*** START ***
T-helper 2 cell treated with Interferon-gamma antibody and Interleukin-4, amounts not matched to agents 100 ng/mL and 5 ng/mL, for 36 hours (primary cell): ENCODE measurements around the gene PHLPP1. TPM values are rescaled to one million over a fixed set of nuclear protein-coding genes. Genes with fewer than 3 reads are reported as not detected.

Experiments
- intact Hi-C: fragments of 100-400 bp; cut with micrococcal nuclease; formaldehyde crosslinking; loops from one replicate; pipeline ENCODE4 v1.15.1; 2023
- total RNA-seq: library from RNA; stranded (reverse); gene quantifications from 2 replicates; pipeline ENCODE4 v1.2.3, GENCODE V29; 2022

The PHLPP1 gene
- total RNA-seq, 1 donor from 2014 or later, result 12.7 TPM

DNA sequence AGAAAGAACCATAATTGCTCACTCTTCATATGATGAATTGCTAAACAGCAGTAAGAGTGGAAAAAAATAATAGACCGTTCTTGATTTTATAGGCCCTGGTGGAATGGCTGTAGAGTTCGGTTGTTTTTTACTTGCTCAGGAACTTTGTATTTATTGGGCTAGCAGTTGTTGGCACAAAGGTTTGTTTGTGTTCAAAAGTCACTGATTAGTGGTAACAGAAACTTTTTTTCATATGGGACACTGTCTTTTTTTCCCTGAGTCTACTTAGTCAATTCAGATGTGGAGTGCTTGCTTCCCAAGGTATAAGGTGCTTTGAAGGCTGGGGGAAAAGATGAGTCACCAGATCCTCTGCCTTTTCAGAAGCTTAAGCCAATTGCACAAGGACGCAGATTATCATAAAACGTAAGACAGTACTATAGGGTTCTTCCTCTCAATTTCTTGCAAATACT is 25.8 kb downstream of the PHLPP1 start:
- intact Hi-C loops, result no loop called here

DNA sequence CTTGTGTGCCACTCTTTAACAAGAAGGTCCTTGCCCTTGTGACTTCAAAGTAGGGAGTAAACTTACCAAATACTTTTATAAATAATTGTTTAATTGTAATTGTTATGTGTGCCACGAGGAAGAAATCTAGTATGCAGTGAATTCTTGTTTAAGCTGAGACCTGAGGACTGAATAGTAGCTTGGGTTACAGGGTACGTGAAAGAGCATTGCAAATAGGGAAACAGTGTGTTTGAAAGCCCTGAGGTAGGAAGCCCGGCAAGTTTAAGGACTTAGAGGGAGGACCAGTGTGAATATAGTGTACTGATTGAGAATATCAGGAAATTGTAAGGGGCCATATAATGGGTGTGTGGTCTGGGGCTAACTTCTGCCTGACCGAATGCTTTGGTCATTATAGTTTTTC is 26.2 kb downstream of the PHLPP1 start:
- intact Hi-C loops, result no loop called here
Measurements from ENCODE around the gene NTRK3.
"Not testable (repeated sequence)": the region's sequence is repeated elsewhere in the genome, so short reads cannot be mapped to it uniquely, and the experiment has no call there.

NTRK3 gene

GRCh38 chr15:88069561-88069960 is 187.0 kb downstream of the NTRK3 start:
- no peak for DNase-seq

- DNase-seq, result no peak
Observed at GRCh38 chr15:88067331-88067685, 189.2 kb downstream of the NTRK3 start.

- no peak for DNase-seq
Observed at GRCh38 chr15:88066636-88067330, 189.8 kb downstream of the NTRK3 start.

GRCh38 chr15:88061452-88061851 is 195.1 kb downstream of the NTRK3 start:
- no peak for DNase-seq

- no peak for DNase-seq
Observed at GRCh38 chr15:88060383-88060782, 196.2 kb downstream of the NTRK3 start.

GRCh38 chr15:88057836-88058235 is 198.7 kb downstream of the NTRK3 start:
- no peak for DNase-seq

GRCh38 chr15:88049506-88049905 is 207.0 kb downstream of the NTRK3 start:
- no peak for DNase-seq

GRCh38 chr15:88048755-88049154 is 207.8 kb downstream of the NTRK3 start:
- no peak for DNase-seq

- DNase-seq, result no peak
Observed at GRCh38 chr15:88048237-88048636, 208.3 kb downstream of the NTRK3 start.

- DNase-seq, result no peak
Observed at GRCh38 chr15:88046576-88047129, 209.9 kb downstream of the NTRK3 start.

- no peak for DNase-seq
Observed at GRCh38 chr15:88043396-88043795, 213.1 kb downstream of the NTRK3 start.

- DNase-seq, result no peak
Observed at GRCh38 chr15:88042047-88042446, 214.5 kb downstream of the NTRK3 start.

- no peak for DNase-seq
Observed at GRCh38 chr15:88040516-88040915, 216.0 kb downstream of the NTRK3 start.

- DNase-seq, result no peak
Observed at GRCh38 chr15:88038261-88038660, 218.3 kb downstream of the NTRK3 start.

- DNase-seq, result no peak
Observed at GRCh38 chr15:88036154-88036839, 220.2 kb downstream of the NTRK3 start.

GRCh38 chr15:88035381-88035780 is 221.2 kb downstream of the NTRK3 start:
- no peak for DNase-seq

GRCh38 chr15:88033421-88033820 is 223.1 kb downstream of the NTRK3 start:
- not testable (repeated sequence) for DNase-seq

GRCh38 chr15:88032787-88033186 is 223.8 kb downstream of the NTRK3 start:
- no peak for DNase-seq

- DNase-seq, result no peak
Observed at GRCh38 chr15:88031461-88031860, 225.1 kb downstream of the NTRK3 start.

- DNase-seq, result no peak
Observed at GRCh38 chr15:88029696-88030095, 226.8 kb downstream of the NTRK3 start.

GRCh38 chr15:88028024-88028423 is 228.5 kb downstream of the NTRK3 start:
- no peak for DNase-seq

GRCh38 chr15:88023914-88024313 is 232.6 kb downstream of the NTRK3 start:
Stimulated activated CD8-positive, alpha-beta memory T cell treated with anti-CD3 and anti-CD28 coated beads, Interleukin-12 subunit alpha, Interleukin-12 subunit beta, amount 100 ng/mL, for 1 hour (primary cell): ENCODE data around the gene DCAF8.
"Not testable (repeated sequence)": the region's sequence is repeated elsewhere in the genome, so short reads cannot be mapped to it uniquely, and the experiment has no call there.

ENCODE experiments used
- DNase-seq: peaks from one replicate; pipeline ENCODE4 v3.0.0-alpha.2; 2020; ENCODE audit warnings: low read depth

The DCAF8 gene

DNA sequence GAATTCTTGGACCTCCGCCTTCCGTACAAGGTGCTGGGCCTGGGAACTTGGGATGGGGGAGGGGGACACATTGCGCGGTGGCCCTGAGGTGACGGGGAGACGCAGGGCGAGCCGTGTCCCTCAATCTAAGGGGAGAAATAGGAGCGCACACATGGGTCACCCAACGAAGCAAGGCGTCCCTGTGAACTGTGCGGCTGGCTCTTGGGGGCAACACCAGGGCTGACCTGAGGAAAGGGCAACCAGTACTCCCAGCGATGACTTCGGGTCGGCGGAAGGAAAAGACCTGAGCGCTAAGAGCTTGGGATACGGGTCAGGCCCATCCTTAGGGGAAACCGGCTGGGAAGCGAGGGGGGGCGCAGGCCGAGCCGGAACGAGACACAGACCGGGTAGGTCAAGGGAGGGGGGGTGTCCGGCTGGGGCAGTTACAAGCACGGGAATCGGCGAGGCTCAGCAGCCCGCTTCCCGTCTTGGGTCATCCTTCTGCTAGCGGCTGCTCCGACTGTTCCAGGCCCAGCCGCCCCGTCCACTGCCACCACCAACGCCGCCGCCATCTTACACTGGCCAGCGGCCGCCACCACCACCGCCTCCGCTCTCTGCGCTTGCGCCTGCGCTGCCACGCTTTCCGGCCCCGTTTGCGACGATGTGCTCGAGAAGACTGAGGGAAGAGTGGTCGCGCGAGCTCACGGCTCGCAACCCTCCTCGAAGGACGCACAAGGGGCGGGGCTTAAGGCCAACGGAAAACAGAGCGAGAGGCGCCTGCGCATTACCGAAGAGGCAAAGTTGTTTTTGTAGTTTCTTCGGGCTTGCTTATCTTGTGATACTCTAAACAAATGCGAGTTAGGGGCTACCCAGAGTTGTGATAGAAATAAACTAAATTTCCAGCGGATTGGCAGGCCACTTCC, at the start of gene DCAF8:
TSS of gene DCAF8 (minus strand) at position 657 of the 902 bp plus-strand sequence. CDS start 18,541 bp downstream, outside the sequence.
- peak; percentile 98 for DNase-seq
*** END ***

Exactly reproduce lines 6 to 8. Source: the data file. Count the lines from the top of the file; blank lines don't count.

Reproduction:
- total RNA-seq, 1 donor from 2014 or later, result 12.7 TPM

DNA sequence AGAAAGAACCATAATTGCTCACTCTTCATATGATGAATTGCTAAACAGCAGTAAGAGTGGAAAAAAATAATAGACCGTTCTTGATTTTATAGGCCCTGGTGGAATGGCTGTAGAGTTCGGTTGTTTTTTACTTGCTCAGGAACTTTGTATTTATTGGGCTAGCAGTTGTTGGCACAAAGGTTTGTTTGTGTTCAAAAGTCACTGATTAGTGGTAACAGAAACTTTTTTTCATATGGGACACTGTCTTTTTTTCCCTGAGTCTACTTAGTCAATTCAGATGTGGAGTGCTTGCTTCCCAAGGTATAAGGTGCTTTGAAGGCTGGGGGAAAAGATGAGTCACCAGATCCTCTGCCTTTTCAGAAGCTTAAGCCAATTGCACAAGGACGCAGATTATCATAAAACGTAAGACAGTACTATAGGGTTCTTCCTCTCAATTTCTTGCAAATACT is 25.8 kb downstream of the PHLPP1 start:
- intact Hi-C loops, result no loop called here